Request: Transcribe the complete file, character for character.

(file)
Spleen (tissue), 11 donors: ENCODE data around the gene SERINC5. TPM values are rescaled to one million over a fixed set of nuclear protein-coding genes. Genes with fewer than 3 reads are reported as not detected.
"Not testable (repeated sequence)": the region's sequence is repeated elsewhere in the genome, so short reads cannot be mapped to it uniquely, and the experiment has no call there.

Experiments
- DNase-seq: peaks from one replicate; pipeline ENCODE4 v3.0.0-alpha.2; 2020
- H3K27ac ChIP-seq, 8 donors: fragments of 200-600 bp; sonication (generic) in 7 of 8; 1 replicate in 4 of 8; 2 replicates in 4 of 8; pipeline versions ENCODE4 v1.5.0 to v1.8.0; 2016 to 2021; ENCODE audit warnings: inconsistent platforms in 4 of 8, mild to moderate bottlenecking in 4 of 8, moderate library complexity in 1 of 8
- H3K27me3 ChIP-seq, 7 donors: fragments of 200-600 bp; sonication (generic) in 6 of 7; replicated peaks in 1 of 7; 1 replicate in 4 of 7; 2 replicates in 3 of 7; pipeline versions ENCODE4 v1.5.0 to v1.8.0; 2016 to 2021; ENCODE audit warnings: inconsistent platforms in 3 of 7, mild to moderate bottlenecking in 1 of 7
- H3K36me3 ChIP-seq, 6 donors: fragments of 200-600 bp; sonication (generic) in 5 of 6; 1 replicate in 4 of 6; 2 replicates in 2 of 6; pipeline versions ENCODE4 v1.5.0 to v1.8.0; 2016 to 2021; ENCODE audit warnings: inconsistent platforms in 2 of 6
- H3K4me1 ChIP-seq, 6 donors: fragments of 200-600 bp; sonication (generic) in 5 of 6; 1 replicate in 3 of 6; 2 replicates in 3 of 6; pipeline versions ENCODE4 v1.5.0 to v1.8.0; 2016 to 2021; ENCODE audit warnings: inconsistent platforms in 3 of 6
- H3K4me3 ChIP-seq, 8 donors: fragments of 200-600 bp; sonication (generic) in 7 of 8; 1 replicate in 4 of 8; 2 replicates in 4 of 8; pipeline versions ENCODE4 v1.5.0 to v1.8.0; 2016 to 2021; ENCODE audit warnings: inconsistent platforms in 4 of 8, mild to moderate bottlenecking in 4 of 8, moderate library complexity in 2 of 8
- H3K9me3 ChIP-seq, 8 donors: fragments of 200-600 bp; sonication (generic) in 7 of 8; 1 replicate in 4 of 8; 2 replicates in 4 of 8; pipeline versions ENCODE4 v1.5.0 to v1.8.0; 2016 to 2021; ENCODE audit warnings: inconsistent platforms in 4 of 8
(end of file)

Spleen (tissue), 11 donors: ENCODE data around the gene SERINC5. TPM values are rescaled to one million over a fixed set of nuclear protein-coding genes. Genes with fewer than 3 reads are reported as not detected.
"Not testable (repeated sequence)": the region's sequence is repeated elsewhere in the genome, so short reads cannot be mapped to it uniquely, and the experiment has no call there.

Experiments
- DNase-seq: peaks from one replicate; pipeline ENCODE4 v3.0.0-alpha.2; 2020
- H3K27ac ChIP-seq, 8 donors: fragments of 200-600 bp; sonication (generic) in 7 of 8; 1 replicate in 4 of 8; 2 replicates in 4 of 8; pipeline versions ENCODE4 v1.5.0 to v1.8.0; 2016 to 2021; ENCODE audit warnings: inconsistent platforms in 4 of 8, mild to moderate bottlenecking in 4 of 8, moderate library complexity in 1 of 8
- H3K27me3 ChIP-seq, 7 donors: fragments of 200-600 bp; sonication (generic) in 6 of 7; replicated peaks in 1 of 7; 1 replicate in 4 of 7; 2 replicates in 3 of 7; pipeline versions ENCODE4 v1.5.0 to v1.8.0; 2016 to 2021; ENCODE audit warnings: inconsistent platforms in 3 of 7, mild to moderate bottlenecking in 1 of 7
- H3K36me3 ChIP-seq, 6 donors: fragments of 200-600 bp; sonication (generic) in 5 of 6; 1 replicate in 4 of 6; 2 replicates in 2 of 6; pipeline versions ENCODE4 v1.5.0 to v1.8.0; 2016 to 2021; ENCODE audit warnings: inconsistent platforms in 2 of 6
- H3K4me1 ChIP-seq, 6 donors: fragments of 200-600 bp; sonication (generic) in 5 of 6; 1 replicate in 3 of 6; 2 replicates in 3 of 6; pipeline versions ENCODE4 v1.5.0 to v1.8.0; 2016 to 2021; ENCODE audit warnings: inconsistent platforms in 3 of 6
- H3K4me3 ChIP-seq, 8 donors: fragments of 200-600 bp; sonication (generic) in 7 of 8; 1 replicate in 4 of 8; 2 replicates in 4 of 8; pipeline versions ENCODE4 v1.5.0 to v1.8.0; 2016 to 2021; ENCODE audit warnings: inconsistent platforms in 4 of 8, mild to moderate bottlenecking in 4 of 8, moderate library complexity in 2 of 8
- H3K9me3 ChIP-seq, 8 donors: fragments of 200-600 bp; sonication (generic) in 7 of 8; 1 replicate in 4 of 8; 2 replicates in 4 of 8; pipeline versions ENCODE4 v1.5.0 to v1.8.0; 2016 to 2021; ENCODE audit warnings: inconsistent platforms in 4 of 8